Let’s take a look at some of the reasons why you might want to incorporate premeditatio malorum into your daily routine. Though it might not sound like a pleasant way to spend your time, you might just find that the practice helps you build wisdom and courage as you walk through life.
Learning about Stoicism will teach you that there are many things out of your control, but also a few key things that are in your control. Identifying what is and what isn’t in your control is essential for knowing how to think about situations and how to act in life.
“It's not what happens to you, but how you react to it that matters.”
You don’t always have to be reacting to the events of life. You can begin to practice the advice of Epictetus, who says that we should “make the best use of what is in your power, and take the rest as it happens.”
“Who then is invincible? The one who cannot be upset by anything outside their reasoned choice.”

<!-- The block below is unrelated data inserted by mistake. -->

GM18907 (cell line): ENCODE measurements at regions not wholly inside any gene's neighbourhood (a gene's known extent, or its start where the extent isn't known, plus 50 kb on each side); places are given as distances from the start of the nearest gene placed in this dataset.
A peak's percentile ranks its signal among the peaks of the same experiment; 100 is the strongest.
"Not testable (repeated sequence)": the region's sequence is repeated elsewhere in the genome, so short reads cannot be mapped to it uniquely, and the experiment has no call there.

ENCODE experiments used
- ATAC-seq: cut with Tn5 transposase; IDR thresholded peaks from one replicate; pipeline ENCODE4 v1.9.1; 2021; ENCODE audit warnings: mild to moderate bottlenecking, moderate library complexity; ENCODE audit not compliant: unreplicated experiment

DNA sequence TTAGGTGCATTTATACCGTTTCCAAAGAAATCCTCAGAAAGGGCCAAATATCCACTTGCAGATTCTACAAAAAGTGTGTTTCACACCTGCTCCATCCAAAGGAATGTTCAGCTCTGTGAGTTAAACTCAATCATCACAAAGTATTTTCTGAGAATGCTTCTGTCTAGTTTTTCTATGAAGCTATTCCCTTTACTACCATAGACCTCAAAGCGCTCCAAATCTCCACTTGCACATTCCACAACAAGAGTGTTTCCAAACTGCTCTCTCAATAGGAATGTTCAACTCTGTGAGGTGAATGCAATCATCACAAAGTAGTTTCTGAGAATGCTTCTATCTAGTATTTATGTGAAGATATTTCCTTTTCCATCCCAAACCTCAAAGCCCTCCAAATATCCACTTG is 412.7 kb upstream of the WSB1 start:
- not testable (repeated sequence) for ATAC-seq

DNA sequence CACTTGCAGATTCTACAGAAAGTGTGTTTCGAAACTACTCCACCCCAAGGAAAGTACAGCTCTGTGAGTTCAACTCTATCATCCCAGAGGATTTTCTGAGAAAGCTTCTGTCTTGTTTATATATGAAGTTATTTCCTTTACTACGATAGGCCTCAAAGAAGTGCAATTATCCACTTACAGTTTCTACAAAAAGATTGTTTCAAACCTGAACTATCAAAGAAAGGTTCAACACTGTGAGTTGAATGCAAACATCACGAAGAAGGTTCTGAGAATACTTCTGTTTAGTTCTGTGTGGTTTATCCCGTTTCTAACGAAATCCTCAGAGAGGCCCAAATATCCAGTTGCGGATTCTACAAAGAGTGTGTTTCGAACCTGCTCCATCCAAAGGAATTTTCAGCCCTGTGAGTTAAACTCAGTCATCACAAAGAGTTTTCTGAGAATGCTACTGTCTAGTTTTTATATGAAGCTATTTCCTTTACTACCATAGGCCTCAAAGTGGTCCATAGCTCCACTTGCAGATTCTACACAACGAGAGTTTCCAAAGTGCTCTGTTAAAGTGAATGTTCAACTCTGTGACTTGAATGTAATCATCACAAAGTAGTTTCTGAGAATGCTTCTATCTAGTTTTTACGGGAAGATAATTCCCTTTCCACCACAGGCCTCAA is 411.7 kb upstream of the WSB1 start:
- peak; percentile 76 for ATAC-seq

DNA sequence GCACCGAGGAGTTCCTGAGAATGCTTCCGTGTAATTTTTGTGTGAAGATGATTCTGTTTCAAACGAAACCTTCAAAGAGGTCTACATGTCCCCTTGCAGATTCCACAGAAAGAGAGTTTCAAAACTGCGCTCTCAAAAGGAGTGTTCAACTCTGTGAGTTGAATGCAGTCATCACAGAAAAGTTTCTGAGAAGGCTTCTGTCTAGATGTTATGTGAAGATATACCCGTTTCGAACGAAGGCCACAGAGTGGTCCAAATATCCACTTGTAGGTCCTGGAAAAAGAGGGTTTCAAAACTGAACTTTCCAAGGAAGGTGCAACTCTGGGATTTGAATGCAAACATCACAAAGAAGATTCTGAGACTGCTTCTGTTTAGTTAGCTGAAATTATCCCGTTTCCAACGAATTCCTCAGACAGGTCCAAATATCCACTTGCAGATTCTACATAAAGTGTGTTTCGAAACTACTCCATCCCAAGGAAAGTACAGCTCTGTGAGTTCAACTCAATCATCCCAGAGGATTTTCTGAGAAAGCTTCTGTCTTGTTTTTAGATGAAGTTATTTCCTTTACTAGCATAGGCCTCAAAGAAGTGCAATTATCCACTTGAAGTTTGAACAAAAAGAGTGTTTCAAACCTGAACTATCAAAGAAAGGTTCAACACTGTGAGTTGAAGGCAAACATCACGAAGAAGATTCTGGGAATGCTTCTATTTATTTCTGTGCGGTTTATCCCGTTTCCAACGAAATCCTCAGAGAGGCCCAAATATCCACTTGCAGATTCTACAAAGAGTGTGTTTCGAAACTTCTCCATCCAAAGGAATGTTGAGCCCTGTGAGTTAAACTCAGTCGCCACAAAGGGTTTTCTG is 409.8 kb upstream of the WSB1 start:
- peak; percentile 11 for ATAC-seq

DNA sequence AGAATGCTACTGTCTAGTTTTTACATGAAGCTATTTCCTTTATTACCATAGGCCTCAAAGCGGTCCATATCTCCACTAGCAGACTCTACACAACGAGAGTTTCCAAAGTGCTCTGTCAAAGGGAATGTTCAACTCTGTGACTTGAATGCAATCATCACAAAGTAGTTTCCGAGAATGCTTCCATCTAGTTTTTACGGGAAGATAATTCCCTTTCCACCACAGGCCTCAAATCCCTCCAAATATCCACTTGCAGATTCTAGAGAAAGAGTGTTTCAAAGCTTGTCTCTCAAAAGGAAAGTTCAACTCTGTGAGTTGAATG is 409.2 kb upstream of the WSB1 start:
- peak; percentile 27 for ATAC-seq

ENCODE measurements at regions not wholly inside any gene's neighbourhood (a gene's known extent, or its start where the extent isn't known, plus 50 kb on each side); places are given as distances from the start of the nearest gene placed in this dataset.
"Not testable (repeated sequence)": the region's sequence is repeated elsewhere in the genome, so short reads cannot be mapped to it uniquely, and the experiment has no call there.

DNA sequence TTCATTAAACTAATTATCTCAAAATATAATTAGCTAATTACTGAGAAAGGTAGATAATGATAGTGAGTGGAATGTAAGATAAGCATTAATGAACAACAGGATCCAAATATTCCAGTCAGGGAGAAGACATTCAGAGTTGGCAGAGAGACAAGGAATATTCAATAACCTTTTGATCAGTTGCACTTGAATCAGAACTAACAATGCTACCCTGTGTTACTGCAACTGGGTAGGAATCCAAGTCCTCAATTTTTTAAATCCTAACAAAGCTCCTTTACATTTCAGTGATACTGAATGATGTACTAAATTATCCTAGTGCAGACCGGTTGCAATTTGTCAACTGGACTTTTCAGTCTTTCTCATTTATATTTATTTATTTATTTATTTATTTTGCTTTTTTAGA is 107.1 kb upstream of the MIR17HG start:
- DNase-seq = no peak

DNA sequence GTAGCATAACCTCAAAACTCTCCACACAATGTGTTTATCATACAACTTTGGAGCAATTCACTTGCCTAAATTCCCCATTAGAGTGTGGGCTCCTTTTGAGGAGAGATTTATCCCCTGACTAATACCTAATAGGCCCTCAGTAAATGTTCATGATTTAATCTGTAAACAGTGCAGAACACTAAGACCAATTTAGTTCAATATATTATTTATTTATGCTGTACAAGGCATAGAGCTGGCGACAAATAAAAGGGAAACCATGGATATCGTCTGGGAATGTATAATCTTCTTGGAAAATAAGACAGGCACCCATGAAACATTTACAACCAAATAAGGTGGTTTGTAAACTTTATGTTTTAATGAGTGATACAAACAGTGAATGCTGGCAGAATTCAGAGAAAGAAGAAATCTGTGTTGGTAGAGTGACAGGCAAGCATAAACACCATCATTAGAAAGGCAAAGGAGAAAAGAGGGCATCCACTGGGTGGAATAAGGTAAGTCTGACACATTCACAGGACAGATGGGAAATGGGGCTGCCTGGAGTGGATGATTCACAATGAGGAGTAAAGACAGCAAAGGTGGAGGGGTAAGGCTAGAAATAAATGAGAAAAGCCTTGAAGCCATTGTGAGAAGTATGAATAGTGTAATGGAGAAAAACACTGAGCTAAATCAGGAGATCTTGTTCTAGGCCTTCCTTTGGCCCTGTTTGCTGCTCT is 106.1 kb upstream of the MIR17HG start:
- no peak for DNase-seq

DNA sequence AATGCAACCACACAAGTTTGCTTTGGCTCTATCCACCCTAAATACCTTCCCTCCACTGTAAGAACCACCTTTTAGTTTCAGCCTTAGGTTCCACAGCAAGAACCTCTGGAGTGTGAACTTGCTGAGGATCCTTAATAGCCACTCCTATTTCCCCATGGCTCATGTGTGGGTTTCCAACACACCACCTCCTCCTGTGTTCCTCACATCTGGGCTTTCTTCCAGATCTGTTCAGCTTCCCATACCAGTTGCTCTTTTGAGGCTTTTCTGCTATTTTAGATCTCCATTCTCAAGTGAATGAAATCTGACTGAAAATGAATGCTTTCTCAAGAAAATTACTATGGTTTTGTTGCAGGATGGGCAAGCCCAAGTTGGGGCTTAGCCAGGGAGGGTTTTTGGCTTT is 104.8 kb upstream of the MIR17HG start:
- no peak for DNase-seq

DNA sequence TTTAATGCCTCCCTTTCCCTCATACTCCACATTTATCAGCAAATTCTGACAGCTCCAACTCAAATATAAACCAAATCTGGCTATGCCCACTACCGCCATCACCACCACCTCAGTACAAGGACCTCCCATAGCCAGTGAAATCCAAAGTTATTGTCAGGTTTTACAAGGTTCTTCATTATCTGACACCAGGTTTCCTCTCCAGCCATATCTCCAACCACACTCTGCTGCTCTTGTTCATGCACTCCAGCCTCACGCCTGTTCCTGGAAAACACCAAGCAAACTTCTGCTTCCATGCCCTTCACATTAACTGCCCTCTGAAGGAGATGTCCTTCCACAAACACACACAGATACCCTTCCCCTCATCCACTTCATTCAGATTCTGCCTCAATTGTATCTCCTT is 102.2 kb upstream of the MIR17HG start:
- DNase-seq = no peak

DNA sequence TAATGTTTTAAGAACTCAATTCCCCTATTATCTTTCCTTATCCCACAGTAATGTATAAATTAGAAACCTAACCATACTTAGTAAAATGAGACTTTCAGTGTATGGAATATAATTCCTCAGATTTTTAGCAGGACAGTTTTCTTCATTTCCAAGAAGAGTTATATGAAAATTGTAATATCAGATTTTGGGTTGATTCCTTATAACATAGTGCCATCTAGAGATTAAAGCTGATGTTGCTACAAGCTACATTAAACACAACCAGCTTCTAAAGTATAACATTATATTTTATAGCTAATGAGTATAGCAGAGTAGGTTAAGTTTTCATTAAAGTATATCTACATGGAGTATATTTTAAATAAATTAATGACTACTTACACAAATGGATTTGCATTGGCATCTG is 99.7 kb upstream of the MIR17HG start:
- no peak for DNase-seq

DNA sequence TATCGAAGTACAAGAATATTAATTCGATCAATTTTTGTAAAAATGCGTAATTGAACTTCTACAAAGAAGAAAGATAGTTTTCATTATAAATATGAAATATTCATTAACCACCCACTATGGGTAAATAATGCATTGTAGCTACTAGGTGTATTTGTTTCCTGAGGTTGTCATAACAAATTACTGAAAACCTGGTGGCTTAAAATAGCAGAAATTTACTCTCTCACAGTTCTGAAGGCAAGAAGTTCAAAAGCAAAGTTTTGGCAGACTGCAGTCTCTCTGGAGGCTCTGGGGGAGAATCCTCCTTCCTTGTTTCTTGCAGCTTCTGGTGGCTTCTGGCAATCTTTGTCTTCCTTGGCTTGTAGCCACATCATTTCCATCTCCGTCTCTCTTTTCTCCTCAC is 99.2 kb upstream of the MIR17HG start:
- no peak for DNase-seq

We can waste countless precious hours being distraught by things we could have been more prepared for. The more we are willing to engage with the potential that life might not go the way we expect (because, spoiler alert, it most likely won’t,) the less shocked we will be when something occurs that we were completely ill-prepared for.
"What is quite unlooked for is more crushing in its effect, and unexpectedness adds to the weight of a disaster. This is a reason for ensuring that nothing ever takes us by surprise. We should project our thoughts ahead of us at every turn and have in mind every possible eventuality instead of only the usual course of events…”
– Seneca the Younger
Sometimes we simply expect things that really aren’t that probable. Maybe there is a secret thought in the back of your mind that you will win the lottery one day or that the girl you’ve been pining for will all of a sudden look your way. Though these aren’t impossibilities, of course, premeditatio malorum can help you break free from wishful thinking and an overly optimistic view of the future.
For example, maybe you expect that you will become wealthy beyond belief, but you haven’t taken any steps to start a business or get a high-paying career. When you practice negative visualization, it can help ground you to the way that life really is and help illustrate that you’ll need to take action if you really want to hike the mountain toward your lofty goals.